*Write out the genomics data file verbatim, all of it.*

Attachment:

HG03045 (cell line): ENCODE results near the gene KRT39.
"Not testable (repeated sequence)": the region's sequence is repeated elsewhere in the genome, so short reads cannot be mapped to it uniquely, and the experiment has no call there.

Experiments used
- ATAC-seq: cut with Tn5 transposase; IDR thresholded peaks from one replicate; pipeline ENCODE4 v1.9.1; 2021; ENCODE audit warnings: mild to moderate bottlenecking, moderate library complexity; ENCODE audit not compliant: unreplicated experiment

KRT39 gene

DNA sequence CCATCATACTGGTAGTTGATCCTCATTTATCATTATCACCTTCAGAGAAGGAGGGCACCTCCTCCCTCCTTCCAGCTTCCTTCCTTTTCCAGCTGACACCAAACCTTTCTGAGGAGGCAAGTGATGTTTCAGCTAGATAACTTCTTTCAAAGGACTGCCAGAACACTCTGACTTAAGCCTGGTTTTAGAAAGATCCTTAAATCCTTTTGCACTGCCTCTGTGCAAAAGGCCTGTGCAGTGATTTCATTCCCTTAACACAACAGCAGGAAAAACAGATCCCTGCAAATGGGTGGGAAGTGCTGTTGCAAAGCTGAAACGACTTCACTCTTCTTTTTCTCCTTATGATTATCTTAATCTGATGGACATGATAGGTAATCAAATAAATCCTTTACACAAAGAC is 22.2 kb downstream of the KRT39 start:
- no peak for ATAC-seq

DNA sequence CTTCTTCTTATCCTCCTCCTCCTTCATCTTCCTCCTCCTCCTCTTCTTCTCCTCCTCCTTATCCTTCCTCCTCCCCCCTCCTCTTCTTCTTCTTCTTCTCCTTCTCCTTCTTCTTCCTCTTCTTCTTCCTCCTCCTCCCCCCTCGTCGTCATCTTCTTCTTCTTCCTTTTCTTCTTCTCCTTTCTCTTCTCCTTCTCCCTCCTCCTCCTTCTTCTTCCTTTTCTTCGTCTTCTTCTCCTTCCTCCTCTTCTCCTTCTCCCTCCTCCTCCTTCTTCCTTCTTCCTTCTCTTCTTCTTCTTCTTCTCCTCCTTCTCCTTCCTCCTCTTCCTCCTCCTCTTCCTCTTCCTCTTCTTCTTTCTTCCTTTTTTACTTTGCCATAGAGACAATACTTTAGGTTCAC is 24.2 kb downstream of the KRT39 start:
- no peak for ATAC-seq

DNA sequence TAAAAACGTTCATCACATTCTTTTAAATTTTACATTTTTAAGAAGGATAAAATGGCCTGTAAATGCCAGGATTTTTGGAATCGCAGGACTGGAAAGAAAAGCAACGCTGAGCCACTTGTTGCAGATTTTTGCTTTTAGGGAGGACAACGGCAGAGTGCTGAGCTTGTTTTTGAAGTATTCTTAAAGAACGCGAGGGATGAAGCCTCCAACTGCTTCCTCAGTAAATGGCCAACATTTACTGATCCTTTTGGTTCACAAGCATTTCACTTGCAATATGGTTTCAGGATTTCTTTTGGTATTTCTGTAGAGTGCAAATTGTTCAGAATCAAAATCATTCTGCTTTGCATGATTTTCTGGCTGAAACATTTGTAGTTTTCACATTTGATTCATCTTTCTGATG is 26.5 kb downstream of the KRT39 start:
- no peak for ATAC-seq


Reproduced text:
HG03045 (cell line): ENCODE results near the gene KRT39.
"Not testable (repeated sequence)": the region's sequence is repeated elsewhere in the genome, so short reads cannot be mapped to it uniquely, and the experiment has no call there.

Experiments used
- ATAC-seq: cut with Tn5 transposase; IDR thresholded peaks from one replicate; pipeline ENCODE4 v1.9.1; 2021; ENCODE audit warnings: mild to moderate bottlenecking, moderate library complexity; ENCODE audit not compliant: unreplicated experiment

KRT39 gene

DNA sequence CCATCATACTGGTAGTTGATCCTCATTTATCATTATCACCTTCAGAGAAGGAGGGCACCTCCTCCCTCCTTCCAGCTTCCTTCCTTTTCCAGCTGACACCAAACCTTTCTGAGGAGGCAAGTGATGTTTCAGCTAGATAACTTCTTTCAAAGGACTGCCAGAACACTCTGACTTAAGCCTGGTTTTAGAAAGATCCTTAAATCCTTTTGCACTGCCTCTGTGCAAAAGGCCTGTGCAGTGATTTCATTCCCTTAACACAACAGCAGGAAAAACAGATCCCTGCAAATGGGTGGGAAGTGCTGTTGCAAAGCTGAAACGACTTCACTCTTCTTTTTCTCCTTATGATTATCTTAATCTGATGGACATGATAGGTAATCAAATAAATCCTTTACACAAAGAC is 22.2 kb downstream of the KRT39 start:
- no peak for ATAC-seq

DNA sequence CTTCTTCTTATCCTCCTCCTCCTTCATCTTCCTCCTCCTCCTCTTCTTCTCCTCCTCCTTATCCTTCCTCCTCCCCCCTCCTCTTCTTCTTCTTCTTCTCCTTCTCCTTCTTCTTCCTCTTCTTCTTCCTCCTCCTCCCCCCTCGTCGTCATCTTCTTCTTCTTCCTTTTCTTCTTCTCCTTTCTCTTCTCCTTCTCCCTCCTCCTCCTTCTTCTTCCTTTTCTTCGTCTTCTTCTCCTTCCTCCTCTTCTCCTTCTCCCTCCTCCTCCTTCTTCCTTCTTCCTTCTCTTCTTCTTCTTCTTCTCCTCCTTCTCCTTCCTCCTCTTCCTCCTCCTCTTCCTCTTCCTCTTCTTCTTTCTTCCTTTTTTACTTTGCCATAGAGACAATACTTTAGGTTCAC is 24.2 kb downstream of the KRT39 start:
- no peak for ATAC-seq

DNA sequence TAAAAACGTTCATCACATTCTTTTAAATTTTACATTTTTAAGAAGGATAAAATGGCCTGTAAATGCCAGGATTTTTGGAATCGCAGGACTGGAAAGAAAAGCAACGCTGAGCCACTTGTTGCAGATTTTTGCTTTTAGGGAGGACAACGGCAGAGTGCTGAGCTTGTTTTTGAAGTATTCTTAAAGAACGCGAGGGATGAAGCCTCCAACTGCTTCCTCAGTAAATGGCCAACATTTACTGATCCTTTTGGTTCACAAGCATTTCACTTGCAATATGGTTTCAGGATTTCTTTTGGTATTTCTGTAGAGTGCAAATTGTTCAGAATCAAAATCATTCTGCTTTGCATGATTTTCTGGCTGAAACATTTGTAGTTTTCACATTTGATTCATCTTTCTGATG is 26.5 kb downstream of the KRT39 start:
- no peak for ATAC-seq